Fourier Sine Series and Cosine Series

This is the Fourier Series representation for a periodic function with period 2p, given in my lecture note.

$\dfrac{a_0}{2} + \sum_{n=1}^{\infty}(a_n cos(\dfrac{n\pi t}{p})+b_nsin(\dfrac{n\pi t}{p}))$

with the coefficients

$a_0 = \dfrac{1}{p} \int_c^{c+2p} f(t) dt$

$a_n = \dfrac{1}{p} \int_c^{c+2p} f(t) cos(\dfrac{n\pi t}{p})dt$

$b_n = \dfrac{1}{p} \int_c^{c+2p} f(t) sin(\dfrac{n\pi t}{p})dt$

From my understding, if the given function is even, there will be only $cosine$ term in the series, thus $b_n = 0$. But if the function is odd, there will only be $sine$ term in the series which means $a_0$ and $a_n$ are $0$.

By applying the above method, I can only find just the necessary coefficients and avoid finding all unless the function is neither odd nor even.

So, basically, what I understood was, if the function is odd, then it can be represented by the Fourier Sine Series and Cosine Series if it is even (correct me if i am wrong).

Everything was clear until I came across this following definition for Odd function:

If $f(t)$ is an odd function defined on the inverval $-p\leq t\leq p$ with a period of 2p then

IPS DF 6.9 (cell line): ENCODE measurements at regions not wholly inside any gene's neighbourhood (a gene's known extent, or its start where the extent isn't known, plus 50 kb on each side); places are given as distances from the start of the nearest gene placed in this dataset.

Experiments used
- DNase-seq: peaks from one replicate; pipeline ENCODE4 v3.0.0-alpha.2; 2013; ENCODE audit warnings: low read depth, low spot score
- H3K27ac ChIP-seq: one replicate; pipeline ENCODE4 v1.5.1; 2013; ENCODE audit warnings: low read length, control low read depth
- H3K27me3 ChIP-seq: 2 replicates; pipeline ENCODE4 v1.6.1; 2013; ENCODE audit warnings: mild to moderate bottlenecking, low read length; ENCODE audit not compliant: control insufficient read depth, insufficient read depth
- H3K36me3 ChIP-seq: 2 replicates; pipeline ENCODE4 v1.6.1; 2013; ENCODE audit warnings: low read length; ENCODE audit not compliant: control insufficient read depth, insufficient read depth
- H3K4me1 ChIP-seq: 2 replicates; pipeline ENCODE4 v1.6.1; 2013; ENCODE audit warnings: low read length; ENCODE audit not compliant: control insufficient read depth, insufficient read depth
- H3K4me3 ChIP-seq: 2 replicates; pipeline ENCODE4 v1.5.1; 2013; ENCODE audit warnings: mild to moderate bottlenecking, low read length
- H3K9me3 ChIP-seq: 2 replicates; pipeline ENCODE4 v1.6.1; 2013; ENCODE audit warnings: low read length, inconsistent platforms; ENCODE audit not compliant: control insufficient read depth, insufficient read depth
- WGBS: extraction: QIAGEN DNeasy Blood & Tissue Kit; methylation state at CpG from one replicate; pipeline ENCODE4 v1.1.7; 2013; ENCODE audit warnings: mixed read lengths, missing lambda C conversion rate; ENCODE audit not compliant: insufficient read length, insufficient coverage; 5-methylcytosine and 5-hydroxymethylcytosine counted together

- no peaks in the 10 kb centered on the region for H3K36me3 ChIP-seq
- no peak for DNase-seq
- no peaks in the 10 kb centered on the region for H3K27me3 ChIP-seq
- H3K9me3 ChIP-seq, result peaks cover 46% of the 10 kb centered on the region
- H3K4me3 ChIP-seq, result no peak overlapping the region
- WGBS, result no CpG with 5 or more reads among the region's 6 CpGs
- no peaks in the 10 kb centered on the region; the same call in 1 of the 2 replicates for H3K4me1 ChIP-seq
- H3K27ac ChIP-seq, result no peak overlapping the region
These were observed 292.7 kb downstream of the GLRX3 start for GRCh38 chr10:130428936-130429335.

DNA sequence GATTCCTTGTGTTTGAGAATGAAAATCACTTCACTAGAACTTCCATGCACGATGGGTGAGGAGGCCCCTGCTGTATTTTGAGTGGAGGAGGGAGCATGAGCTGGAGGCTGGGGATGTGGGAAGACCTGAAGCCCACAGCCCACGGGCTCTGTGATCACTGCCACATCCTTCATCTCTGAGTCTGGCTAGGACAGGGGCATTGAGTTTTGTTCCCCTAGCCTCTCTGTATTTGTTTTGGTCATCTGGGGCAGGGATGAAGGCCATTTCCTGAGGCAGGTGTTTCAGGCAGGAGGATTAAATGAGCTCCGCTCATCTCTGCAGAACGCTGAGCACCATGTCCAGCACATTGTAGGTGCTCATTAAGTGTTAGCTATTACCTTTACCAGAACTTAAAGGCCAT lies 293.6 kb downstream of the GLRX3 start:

$f(t) = \sum_{n=1}^{\infty}b_n sin(\dfrac{n\pi t}{p})$

with coefficient of

$b_n = \dfrac{2}{p}\int_0^p f(t) sin(\dfrac{n\pi t}{p})dt$

Looks like it is only integrating from 0 to p (half of period) and multiply by 2 which result in having $\dfrac{2}{p}$ instead of $\dfrac{1}{p}$ like the previous definition.

But I don't think we can simply multiply by 2 after integrating from 0 to p as the area of positive region times 2 is not equal to the area of positive region plus area of negative region.

Now I am confused between whether to use $\dfrac{1}{p}$ or $\dfrac{2}{p}$ while finding coefficients.If both are correct then when do i use the each of them?

Note that the function $f(t)$ is odd, but the integrand $f(t)\sin(n\pi t/p)$ is even ('odd' times 'odd' is 'even'). This is why you can integrate over half the interval and just multiply by 2.